Managing emotions after a layoff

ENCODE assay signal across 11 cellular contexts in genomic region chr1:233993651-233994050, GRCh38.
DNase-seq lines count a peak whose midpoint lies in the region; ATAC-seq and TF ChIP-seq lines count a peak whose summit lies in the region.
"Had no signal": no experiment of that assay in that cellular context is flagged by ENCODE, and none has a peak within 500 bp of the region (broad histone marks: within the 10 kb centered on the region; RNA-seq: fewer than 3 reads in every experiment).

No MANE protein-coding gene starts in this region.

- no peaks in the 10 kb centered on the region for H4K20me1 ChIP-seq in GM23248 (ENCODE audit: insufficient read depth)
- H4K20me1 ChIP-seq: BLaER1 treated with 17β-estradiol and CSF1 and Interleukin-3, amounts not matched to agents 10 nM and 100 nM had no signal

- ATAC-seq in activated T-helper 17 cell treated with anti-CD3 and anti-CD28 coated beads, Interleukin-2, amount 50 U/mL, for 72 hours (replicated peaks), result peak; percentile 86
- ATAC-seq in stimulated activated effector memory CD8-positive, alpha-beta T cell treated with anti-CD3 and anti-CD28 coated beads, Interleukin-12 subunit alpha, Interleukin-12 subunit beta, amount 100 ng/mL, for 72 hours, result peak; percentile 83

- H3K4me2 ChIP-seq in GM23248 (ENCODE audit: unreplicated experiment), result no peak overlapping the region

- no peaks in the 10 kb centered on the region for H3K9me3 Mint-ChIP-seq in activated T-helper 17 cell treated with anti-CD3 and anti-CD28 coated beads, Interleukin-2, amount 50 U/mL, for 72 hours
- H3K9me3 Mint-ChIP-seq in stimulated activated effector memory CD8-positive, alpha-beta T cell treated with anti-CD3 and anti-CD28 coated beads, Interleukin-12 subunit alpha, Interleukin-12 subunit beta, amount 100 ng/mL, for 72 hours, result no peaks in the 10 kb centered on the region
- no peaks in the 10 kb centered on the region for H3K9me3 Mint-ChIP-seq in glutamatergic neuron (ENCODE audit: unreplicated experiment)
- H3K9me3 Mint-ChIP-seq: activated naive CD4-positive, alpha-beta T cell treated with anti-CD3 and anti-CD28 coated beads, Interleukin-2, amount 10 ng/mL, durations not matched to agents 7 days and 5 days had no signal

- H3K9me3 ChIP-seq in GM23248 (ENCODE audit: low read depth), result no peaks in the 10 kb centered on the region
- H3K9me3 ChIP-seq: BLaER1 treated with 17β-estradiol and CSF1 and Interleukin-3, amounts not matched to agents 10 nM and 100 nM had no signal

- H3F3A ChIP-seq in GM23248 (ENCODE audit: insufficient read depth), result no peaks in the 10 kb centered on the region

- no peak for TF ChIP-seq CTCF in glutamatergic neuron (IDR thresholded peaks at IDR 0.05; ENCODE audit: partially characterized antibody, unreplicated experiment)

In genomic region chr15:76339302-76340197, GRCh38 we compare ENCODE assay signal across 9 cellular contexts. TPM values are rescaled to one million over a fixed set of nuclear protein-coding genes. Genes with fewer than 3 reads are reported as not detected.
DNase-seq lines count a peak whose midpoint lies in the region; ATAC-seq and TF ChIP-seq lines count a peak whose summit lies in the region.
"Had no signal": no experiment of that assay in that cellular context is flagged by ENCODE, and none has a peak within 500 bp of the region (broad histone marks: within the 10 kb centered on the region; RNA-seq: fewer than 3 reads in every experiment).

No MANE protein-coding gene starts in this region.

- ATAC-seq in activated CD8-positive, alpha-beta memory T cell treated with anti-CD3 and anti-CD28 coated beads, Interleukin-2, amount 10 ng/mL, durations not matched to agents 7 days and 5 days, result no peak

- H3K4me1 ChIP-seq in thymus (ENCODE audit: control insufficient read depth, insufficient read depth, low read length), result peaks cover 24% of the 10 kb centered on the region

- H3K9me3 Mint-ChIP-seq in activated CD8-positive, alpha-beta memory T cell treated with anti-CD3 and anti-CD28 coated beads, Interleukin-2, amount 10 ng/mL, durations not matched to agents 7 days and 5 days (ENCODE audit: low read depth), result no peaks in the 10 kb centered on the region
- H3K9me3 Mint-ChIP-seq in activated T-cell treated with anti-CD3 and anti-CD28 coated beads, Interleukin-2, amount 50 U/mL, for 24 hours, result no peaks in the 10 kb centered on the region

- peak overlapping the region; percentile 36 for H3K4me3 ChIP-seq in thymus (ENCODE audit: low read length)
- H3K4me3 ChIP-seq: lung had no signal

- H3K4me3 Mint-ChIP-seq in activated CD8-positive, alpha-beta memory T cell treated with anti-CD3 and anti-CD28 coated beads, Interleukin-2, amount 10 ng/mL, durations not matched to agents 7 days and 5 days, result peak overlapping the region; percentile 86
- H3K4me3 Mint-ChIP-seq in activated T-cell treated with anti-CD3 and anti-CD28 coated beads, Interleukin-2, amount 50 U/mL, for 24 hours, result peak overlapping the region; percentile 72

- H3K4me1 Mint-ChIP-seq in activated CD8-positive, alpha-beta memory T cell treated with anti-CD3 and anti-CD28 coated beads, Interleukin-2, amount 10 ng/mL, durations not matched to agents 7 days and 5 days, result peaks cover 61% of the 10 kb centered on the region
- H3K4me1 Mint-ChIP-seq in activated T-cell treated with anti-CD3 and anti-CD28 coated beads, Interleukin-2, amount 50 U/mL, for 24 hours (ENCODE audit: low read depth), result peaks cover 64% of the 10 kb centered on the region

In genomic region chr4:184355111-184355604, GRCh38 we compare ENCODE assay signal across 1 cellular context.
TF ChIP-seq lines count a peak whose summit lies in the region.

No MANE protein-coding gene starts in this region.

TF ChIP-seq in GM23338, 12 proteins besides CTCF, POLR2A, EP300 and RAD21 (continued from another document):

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Letting go of great staff when we don't want to but are forced to because of economic factors is perhaps the hardest task we have as managers.We come to enjoy our ability to have meaningful impact not only on our areas of work but on the members of our team and their families. The downside to this is that we certainly feel the loss when we have to let people go. Not only do we feel this loss, but those who continue to work for us through such reductions are feeling their own losses and the additional burden of absorbing more work.The old trick of 'carrot and stick' for managing behavior seems unusable in the face of the economic pressures that forced our hand to begin with. So what can we do to manage the emotions that come with reductions in force, in ourselves, and in our remaining workers?Perhaps counterintuitively, stoicism in the face of loss is actually not perceived to be helpful by followers. Rather, being honest and authentic about one's emotions regarding a change is perceived as being more trustworthy and confidence-inspiring. As a manager, you don't need to 'stuff it', but rather there is a value to naming and expressing your own sense of loss with employees. This does not need to be done in a wide-open forum, but in individual meetings with reports there is a benefit to sharing the difficulty you have had in the process. It should go without saying that there is a fine line between doing this in a caring, open manner and turning the entire experience into something that is only about you. Remaining employees don't want to hear how hard things are for you when good friends are now out of work and they have twice the load!In the process of sharing your feelings about the changes, it is essential to provide a listening ear as your employees express their concerns, fears, relief, and yes, even guilt over the changes occurring in their midst. Again, an open forum for this is not the goal, but rather having many individual conversations with employees is beneficial.This is harder than it seems. The manager has to be able to hear negative, even angry, statements without hearing it as personal attack. If the manager can do this, he or she will find a deeper sense of trust between themselves and the remaining workers.Balancing actBeing able to offer some explanation of how workers were treated in the-decision informing process is important, so long as it is done within legal limits and no confidential information is divulged.Employees who stay behind want to be reassured that if something similar happens to them in the future there is some degree to which they are protected. This may not necessarily be completely in a financial sense, but could be the information that the company helped the employee compile a 'best of' portfolio to share with future employers; was provided with some grocery cards and dining out certificates for their family to use in the next couple of weeks, or perhaps there was a subscription to an online job-coaching service or classified system that the employee can access over the coming weeks.They are small but thoughtful gestures that communicate volumes to the exiting and remaining employees about the values of the company and the leadership team. Caution, of course, is wise in balancing practicality with extravagance given the economic factors that influenced the reduction in force to begin with.Finally, after some lengthy sharing between the remaining employees and the manager in individual forums, there are benefits to broader discussions whereby remaining workers are allowed to give voice to frustration while being encouraged and celebrated for their continued work efforts.The response, 'Well, you've still got a job, don't you?' really is wasting social capital within the organization, and managers who take this attitude will see a decrease in productivity, and -- once the market picks back up -- turnover.Better is the manager who can use adversity to facilitate the strength of the remaining connections. This approach requires managers who can identify and manage their emotions, share them authentically with employees, tolerate employees doing the same with them, and then finding creative ways of supporting outgoing employees while encouraging and celebrating remaining employees.If you doubt you have those managers, resiliency training may be helpful in preparing the organization for the natural ebbs and flows that occur in businesses.Loretta L.C. Brady, an associate professor of psychology at Saint Anselm College, is the founder and principal of BDS Insight, an organizational consulting and executive coaching firm. She can be reached at loretta@bdsinsight.com.

 

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